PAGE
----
Is Amazon Making a Dent in Australia?
12 April 2018
About a month ago I relocated to Sydney from my home base in New York. As you’d expect of a US consumer, I brought an Amazon gift card with me – a practical “going away” present from my family and friends, to help me get settled in my new apartment.
When Amazon launched in the US in the late 90’s, the shopping experience changed completely; it’s far more common for movers to shop online for their homeware, instead of visiting the local storefront. This all got me wondering about Amazon’s recent play at the Australian markets, and whether they can reshape buyers’ experiences in Asia Pacific like they did in the US.
Philip Schretzmeyer, Head of Treasury and Group Planning at Charter Hall had some thoughts around the extent to which Amazon could disrupt the Aussie markets. Charter Hall manages US$20.4 billion in properties across the globe and touches key commercial sectors in Australia, which means that Charter Hall can claim a stake in an Amazon success (more on that below).
I caught Schretzmeyer’s panel discussion at the recent Private Placement Industry Forum in Miami, where he addressed the question on the top of everyone’s minds: How big will the Amazon disruption be in Australia?
Competition with brick and mortar (B&M) retail
In his analysis, Schretzmeyer says that Amazon will definitely drive competition between local storefronts and online retail (with online retail capturing market share). The obvious factors: shipping speed and product prices. Reports show that storefronts are adapting to the competition; JB Hi-Fi now offers same-day delivery, and three-hour rush services. Amazon also tried to level the playing field by opening its warehouse and distribution network to smaller, local, third-party businesses, which might not have the scale to build their own shipping networks.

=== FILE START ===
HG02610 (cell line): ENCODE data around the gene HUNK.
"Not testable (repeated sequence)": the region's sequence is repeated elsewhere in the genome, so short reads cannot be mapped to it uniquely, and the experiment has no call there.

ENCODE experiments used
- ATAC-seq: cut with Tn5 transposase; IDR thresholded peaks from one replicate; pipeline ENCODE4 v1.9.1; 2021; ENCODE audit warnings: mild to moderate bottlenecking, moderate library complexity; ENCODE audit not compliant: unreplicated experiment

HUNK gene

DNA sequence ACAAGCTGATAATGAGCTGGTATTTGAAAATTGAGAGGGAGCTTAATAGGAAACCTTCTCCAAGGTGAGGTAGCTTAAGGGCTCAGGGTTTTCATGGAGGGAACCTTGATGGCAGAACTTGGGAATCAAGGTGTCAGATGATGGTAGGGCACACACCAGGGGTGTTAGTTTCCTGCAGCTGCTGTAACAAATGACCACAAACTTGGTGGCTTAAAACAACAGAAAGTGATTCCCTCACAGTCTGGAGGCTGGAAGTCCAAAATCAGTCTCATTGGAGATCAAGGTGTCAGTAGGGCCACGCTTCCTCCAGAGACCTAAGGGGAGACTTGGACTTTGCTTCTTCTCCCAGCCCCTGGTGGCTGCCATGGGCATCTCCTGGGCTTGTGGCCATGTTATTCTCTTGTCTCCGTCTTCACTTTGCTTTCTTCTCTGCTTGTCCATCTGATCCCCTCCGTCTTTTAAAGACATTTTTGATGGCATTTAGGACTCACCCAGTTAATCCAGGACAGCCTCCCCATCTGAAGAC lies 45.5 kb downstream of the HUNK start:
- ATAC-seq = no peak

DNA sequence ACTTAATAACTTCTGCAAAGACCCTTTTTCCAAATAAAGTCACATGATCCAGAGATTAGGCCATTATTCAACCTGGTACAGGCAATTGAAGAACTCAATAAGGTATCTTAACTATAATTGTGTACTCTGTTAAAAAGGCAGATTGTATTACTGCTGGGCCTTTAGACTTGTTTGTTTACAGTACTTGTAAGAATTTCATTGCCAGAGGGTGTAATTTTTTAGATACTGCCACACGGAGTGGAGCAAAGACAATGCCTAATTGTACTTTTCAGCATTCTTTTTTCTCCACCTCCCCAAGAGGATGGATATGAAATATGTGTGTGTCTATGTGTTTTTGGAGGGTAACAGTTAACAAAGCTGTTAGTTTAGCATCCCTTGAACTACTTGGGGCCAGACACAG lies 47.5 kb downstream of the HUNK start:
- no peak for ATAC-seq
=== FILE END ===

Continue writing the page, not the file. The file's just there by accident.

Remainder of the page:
Increased investor demand for industrial leasing property
According to the panel, compared to B&M business, e-commerce typically takes up 3x the physical space to package online orders. To commercial real estate asset managers like Charter House, this means that since Amazon, which is in the market for warehouse leasing property, there has been a climb in investor appetite for industrial leasing property. Australia has a lot of land available for new real estate, which means local tenants will not go dark, according to Schretzmeyer.
Some industries will be impacted more than others (electronics, media/sports, and outdoors)
From a product perspective, certain retail sectors will be impacted more than others if Amazon is successful. Schretzmeyer mentioned that total growth in retail sales is trending at 4% (across food, apparel, homeware, bulky goods, leisure, retail services); there is a -0.5% impact from online retail. Amazon’s presence is expected to drive competition in electronics, media/sports and outdoors sectors, while the food industry won’t be as deeply impacted.
We’d like to hear your thoughts around how the Australian Amazon launch is affecting your business – if at all. Feel free to contact us here.
Oh, and about my Amazon gift card? I haven’t decided what to order with it yet. Maybe I’ll just save it for a rainy day…
Britney Chu is an Account Executive at Intralinks, where she oversees advisory and debt capital markets. She recently moved to the Sydney office from New York to pioneer the DCM business in Australia and New Zealand, and to look after an existing book of business from the advisory firms. Prior to joining Intralinks, Britney was one of nine employees at a startup that eventually sold to Scripps Network. She graduated from Cornell University with a degree in Communications and Business.